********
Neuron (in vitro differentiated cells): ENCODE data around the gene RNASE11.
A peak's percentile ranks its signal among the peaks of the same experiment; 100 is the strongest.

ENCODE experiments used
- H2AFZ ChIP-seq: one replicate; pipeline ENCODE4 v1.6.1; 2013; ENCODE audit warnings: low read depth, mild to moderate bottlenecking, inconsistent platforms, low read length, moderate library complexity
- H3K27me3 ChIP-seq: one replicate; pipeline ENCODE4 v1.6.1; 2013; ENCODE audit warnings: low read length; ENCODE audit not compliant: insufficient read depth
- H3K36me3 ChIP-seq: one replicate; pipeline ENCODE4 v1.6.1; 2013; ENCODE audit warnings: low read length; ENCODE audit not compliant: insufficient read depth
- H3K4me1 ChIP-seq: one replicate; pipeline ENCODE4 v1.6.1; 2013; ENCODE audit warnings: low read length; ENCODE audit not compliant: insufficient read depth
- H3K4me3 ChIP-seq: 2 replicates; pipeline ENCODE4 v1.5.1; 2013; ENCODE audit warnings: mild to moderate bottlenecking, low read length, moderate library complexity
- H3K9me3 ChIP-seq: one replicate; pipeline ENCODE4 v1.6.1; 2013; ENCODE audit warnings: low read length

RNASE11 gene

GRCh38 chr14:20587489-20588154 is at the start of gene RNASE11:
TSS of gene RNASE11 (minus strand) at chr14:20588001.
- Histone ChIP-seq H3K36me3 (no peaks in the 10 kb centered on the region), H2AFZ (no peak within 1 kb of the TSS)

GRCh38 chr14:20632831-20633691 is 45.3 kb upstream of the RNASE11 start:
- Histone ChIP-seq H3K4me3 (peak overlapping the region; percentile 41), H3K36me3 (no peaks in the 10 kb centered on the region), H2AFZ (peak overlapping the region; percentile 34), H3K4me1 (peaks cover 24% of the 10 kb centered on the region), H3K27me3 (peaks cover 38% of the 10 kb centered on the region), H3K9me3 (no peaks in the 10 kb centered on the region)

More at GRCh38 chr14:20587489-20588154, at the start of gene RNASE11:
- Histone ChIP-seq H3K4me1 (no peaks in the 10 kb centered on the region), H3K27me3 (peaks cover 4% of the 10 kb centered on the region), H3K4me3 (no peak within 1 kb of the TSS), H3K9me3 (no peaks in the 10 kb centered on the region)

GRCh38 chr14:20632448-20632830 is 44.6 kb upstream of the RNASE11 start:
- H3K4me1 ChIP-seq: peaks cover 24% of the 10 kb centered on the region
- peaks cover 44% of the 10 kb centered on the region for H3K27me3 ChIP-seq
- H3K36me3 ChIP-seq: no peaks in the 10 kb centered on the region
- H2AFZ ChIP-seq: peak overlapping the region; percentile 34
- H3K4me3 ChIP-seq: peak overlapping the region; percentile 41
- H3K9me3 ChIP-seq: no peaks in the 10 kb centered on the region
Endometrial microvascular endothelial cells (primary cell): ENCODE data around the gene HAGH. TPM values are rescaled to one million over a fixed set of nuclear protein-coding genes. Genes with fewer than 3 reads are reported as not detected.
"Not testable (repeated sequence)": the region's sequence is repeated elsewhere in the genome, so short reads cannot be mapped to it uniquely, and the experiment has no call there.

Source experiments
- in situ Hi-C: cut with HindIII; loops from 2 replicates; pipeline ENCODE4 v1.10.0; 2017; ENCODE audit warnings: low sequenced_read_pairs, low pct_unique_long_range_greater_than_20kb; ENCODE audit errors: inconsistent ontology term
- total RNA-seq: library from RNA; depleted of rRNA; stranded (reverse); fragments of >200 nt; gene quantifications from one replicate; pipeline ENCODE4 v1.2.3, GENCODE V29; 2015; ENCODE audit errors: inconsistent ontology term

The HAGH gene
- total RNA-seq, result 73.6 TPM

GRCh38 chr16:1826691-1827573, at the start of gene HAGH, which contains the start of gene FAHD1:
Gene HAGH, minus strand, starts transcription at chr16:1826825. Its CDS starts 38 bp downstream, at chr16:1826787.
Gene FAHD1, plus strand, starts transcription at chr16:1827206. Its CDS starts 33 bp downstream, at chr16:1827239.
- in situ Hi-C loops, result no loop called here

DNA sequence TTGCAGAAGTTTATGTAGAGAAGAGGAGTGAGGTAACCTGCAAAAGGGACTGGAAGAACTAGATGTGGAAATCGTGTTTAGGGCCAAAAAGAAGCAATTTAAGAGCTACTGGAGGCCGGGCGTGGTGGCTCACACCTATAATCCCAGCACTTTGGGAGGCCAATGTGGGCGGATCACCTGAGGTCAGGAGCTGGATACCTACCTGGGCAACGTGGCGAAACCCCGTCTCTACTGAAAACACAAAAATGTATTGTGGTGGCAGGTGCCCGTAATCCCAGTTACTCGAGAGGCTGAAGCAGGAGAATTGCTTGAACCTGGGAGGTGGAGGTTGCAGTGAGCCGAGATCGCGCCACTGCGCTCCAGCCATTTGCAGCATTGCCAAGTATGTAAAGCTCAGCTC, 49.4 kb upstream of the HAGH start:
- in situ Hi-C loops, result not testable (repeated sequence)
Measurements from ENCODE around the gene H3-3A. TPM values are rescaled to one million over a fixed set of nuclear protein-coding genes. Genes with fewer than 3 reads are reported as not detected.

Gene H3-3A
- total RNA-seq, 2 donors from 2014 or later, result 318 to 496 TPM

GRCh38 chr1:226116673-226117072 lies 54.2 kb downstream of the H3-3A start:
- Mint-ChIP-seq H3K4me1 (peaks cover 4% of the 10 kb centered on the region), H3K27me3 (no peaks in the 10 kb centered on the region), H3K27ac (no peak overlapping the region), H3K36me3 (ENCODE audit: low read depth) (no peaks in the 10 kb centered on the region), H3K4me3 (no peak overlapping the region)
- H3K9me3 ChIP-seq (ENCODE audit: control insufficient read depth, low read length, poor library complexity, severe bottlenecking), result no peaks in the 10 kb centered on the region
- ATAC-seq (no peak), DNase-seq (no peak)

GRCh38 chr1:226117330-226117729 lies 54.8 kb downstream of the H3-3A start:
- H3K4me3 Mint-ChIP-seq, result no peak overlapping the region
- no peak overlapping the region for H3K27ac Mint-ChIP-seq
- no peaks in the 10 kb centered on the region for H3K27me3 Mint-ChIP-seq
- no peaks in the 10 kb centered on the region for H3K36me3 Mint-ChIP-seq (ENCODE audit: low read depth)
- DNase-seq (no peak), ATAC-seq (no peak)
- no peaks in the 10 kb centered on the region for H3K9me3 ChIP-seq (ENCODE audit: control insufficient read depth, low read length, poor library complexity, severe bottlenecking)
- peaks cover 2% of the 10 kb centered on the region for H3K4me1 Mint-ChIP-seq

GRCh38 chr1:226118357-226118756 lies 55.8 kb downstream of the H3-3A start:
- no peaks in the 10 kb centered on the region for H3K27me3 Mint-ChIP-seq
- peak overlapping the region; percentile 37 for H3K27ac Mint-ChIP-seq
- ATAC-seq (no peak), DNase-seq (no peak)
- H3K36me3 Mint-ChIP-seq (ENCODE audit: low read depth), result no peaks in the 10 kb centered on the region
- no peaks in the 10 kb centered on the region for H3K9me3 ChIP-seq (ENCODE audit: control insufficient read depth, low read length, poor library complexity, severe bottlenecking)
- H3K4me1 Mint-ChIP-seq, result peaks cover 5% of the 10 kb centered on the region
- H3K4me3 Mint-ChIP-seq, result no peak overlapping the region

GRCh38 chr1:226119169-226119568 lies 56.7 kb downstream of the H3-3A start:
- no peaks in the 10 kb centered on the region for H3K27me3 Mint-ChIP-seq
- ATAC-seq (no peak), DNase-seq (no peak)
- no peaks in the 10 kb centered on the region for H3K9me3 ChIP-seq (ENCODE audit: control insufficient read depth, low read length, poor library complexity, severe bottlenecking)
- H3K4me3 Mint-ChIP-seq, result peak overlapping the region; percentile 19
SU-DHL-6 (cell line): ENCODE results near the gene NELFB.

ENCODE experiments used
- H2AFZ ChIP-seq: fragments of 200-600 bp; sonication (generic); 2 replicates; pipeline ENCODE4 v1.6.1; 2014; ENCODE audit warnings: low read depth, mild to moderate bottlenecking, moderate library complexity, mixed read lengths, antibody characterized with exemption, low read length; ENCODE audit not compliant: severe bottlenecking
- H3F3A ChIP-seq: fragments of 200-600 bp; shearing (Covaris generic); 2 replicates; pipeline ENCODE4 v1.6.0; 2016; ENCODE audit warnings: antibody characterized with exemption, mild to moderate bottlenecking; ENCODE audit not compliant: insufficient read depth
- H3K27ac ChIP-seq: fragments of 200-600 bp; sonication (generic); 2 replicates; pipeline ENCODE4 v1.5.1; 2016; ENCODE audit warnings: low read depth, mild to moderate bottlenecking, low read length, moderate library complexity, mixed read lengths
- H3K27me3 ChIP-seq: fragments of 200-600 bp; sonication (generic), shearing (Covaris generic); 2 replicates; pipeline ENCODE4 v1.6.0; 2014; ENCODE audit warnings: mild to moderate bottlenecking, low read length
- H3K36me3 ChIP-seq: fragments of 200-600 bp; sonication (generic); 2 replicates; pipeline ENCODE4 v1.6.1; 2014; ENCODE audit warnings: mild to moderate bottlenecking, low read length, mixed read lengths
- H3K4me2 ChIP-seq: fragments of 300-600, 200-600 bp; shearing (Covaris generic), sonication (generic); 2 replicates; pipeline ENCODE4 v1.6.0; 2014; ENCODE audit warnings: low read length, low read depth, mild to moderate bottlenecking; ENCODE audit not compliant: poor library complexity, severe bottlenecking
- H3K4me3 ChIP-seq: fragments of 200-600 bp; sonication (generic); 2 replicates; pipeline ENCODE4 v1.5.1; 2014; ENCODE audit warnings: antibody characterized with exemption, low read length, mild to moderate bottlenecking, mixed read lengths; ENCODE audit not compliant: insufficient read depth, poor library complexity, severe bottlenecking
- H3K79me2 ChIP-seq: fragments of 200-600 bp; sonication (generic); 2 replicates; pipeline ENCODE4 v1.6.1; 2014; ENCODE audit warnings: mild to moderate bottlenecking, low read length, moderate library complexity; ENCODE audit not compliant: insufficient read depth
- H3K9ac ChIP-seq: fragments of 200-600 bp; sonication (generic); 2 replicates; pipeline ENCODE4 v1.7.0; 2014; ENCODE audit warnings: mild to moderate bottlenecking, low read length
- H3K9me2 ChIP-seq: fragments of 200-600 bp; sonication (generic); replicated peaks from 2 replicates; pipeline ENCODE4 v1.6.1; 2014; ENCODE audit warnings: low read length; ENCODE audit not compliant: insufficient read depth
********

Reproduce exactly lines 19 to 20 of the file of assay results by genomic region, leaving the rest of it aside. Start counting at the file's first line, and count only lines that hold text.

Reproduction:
- H3K4me1 ChIP-seq: peaks cover 24% of the 10 kb centered on the region
- peaks cover 44% of the 10 kb centered on the region for H3K27me3 ChIP-seq